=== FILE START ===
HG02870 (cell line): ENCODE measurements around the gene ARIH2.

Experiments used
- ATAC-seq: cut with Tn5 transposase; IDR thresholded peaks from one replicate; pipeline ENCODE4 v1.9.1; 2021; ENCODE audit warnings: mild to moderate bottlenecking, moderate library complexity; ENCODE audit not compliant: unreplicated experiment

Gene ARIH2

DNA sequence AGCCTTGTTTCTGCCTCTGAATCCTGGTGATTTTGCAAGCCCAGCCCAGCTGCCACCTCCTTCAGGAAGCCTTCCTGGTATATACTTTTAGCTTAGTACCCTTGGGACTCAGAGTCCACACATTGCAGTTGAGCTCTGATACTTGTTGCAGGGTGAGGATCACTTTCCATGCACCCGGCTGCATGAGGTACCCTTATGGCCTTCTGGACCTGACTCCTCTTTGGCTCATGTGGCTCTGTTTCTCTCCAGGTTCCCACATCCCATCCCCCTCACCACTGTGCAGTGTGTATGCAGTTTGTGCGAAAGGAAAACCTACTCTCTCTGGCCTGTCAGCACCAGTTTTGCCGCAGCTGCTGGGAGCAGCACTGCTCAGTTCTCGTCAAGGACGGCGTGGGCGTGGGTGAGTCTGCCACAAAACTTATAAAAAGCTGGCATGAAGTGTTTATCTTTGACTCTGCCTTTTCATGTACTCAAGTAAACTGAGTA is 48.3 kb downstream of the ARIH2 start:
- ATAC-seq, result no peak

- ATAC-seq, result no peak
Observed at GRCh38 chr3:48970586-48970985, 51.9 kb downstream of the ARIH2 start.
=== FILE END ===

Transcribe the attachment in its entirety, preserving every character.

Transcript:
HG02870 (cell line): ENCODE measurements around the gene ARIH2.

Experiments used
- ATAC-seq: cut with Tn5 transposase; IDR thresholded peaks from one replicate; pipeline ENCODE4 v1.9.1; 2021; ENCODE audit warnings: mild to moderate bottlenecking, moderate library complexity; ENCODE audit not compliant: unreplicated experiment

Gene ARIH2

DNA sequence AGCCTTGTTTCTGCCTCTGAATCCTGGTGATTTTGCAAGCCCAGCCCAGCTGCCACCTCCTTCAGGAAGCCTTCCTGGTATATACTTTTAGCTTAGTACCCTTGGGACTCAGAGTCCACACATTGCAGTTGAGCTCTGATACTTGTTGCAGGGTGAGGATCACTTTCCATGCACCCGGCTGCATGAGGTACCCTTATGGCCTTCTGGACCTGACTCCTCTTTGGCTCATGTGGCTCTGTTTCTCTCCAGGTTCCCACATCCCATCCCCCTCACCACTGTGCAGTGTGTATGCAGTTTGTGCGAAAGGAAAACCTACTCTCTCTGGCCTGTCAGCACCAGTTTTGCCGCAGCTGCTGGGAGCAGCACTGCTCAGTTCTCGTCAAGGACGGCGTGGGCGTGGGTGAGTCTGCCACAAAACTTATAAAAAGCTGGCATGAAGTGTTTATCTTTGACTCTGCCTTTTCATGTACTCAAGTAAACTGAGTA is 48.3 kb downstream of the ARIH2 start:
- ATAC-seq, result no peak

- ATAC-seq, result no peak
Observed at GRCh38 chr3:48970586-48970985, 51.9 kb downstream of the ARIH2 start.